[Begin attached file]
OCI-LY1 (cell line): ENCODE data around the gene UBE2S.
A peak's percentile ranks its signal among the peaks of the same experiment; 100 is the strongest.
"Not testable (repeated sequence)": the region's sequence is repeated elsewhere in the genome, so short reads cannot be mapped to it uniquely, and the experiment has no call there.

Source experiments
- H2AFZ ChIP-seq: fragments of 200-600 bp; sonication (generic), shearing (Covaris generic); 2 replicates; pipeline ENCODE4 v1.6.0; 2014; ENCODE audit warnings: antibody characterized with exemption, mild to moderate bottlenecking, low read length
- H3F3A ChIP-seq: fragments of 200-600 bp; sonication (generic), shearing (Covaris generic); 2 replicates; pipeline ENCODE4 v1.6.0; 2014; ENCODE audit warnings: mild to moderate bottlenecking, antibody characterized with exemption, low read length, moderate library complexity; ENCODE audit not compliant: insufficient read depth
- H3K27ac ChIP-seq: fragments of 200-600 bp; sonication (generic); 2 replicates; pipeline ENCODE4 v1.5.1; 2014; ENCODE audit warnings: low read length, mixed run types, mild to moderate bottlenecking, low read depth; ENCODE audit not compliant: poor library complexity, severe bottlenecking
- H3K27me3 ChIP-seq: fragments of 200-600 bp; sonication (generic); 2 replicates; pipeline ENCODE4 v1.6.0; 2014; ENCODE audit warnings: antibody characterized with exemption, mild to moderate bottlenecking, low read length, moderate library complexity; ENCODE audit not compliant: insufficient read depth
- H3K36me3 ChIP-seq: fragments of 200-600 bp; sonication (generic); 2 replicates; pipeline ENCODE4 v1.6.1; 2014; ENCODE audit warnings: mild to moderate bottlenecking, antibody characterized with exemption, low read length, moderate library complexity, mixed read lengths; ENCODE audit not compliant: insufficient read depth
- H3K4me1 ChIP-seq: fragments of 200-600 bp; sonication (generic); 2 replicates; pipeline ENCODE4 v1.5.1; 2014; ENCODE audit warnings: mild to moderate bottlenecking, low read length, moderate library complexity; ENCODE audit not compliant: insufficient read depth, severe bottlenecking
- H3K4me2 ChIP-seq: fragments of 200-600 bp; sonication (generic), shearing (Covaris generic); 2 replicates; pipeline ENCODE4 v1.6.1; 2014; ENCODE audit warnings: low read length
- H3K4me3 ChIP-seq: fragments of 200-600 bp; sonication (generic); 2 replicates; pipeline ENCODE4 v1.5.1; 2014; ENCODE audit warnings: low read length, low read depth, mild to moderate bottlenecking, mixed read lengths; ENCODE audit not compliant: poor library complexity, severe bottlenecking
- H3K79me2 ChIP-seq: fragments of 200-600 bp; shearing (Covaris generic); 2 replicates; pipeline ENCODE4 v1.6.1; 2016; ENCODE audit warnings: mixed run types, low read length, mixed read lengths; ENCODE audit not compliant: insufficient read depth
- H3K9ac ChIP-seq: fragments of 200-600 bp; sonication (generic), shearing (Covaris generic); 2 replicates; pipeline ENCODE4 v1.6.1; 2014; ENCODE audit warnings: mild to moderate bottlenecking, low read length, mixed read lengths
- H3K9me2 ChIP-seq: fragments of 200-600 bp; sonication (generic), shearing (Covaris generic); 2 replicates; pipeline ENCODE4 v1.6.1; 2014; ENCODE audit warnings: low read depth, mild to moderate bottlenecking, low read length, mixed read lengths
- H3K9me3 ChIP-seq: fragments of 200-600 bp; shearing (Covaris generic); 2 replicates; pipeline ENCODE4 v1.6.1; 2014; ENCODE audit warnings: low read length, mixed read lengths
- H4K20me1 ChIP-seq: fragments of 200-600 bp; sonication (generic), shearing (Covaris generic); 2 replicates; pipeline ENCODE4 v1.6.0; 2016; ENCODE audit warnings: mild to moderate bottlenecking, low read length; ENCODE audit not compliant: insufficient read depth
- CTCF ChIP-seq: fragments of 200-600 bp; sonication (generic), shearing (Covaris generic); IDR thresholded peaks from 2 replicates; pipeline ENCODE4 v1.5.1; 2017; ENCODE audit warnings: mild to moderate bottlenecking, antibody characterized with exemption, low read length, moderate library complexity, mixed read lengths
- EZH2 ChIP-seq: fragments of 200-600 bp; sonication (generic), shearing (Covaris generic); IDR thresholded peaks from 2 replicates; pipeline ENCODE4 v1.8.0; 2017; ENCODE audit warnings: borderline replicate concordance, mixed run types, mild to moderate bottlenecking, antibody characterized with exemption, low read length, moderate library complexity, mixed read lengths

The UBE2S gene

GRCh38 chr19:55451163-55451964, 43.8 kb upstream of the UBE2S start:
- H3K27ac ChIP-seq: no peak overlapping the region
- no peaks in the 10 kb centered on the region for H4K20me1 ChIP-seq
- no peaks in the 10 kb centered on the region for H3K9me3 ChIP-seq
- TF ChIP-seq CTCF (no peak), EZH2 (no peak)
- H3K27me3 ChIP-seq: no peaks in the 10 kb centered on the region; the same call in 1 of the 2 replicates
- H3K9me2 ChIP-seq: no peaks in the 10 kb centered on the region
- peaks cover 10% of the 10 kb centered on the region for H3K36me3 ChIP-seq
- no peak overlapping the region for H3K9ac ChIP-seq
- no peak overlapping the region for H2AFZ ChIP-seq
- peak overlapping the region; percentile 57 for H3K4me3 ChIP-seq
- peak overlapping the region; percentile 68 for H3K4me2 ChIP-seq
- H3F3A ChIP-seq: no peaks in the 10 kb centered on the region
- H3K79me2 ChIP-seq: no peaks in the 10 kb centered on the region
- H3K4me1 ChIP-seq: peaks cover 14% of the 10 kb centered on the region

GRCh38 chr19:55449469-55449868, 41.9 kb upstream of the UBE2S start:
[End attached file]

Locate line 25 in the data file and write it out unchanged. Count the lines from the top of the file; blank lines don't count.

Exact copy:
- TF ChIP-seq CTCF (no peak), EZH2 (no peak)